Last week I walked around a cemetery in Adams County to pay a visit to the grave marker of Michael Harris.
It wasn’t too hard to find.
Someone left some small plastic toys on his gravestone. I wonder who’s still thinking about him.
Not many people cared for Michael when he was alive.
His mother and grandparents were meth users, according to court documents. Michael’s mom smoked pot while pregnant and he was born with marijuana in his system.
Michael’s biological father knew of his existence, but didn’t ever meet the little guy.
Prosecutors say Michael’s case is one of the worst they’ve seen when it comes to child abuse.
Judge Chris Melonakis unleashed on caseworkers and accused them of blatantly ignoring abuse and neglect in his home.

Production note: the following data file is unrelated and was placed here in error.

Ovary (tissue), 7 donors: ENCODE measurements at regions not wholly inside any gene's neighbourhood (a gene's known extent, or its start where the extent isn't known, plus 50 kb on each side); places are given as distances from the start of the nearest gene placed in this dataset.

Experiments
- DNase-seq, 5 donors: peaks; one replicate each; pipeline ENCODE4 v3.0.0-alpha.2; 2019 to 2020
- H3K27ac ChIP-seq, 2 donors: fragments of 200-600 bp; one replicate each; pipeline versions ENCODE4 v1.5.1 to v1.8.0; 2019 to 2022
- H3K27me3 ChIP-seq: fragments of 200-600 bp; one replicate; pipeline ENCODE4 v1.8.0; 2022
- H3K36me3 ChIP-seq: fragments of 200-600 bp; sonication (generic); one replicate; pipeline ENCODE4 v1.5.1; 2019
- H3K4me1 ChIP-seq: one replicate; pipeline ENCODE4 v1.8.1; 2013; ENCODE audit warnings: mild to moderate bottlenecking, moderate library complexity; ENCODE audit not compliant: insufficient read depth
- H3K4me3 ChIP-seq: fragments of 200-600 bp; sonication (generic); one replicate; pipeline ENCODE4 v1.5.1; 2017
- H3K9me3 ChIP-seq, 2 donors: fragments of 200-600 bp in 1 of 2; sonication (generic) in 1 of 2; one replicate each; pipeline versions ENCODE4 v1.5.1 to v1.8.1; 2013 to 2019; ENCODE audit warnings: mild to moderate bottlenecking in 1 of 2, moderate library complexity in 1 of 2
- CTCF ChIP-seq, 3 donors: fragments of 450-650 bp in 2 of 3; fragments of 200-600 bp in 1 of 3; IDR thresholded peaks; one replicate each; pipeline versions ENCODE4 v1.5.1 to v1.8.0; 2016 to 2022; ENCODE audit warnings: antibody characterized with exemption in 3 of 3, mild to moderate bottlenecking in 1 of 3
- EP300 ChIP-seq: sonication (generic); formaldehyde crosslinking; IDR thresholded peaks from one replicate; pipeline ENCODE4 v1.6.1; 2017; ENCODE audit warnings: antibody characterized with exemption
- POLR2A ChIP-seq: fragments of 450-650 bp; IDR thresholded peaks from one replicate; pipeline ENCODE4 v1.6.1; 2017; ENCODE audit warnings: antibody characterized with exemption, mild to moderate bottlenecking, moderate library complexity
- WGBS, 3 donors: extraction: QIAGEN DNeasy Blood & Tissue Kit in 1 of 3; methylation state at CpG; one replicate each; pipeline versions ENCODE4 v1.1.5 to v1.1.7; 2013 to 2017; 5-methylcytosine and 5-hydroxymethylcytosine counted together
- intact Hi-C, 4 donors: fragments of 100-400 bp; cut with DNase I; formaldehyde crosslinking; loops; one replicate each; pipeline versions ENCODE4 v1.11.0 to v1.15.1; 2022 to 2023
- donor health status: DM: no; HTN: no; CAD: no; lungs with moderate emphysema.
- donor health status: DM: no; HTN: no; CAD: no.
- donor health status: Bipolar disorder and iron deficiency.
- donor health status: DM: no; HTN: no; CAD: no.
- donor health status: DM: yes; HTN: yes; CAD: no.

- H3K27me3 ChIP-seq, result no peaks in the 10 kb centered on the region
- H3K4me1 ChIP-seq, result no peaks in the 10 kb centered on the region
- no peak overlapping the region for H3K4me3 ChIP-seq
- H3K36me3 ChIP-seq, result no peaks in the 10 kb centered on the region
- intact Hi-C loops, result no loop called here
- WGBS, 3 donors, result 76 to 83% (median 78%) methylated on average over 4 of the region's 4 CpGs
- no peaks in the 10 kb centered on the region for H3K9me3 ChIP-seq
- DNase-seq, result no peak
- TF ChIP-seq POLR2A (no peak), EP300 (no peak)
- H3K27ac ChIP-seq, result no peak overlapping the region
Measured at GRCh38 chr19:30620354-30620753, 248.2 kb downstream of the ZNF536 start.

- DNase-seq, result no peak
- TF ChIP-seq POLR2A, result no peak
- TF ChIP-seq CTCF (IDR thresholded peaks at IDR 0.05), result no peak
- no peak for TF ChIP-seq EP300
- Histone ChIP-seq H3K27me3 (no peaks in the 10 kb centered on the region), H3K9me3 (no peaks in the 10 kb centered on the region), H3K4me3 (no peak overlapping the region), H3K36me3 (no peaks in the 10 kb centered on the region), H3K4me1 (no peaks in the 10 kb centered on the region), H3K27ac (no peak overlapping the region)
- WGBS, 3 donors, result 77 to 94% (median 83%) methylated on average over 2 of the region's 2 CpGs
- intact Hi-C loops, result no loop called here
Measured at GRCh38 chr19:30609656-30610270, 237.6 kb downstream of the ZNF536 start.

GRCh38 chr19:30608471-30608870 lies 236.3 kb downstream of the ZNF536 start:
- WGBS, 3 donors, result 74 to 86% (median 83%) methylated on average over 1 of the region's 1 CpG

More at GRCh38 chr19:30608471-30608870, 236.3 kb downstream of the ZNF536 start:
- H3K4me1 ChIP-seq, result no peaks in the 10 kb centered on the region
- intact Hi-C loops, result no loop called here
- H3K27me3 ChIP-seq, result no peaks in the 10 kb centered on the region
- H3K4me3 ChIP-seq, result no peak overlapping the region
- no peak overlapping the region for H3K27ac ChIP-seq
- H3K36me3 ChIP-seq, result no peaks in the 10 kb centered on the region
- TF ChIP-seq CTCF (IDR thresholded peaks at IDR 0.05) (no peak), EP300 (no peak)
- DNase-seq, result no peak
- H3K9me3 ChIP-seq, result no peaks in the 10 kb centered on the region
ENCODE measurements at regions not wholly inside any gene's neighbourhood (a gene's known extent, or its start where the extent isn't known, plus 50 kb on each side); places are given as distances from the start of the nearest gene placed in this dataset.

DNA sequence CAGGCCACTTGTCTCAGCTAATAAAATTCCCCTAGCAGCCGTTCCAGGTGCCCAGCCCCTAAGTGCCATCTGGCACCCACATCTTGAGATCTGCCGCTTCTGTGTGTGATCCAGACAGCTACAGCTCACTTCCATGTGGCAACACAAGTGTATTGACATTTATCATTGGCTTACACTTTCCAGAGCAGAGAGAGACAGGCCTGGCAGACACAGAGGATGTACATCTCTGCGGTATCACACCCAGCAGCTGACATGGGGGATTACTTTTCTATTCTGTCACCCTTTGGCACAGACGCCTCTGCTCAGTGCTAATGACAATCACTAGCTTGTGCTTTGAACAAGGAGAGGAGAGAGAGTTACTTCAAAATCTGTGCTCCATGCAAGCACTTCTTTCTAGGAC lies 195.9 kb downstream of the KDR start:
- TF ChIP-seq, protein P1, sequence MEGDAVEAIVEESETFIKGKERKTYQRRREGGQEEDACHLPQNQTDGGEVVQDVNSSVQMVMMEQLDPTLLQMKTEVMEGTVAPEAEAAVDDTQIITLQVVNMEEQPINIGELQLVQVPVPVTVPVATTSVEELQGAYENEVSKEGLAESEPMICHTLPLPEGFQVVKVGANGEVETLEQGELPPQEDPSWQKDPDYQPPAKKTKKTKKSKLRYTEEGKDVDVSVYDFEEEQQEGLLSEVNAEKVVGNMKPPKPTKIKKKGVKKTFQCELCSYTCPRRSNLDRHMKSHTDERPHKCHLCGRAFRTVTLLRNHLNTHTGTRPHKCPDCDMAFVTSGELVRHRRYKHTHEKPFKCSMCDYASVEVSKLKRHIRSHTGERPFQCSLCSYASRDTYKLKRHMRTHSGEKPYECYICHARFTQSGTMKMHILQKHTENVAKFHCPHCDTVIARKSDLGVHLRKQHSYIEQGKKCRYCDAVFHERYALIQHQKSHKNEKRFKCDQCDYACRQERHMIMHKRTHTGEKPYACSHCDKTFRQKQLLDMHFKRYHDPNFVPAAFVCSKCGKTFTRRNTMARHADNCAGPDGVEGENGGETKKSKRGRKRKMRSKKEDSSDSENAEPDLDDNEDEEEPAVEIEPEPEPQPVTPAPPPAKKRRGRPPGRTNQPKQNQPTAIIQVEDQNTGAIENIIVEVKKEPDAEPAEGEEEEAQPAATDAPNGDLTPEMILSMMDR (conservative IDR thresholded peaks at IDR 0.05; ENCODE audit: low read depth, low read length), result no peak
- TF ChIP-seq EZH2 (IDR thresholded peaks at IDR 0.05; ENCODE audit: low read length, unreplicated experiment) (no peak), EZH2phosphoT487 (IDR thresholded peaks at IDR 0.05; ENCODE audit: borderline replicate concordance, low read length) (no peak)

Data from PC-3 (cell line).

It’s important to point out caseworkers are not the ones who killed Michael, even though Judge Melonakis says they are also directly responsible.
The man who was convicted of killing Michael is serving a 42 year prison term. Michael’s mom is serving 16 years for knowing about the abuse, but doing nothing to stop it.
Many of the caseworker documents and investigative documents are not accessible by the public because of confidentiality laws, so it’s impossible for us to hold them accountable.
While there is oversight in place, as I reporter I’ve learned over the years you can’t count on the government to watch itself.
Agencies need public and media scrutiny, especially when a child dies while under the radar of government employees who should be protecting them.
I’m not sure if the judge’s call for a grand jury investigation will prompt a serious investigation into the Adams County child welfare office.
Perhaps an investigation will find caseworkers did everything they could, as their supervisor tells us.
At Michael’s grave site, there were several other children I recognized from our Failed to Death series who were grouped together in the kids’ area of the cemetery.
I couldn’t help but notice there was plenty of space for more.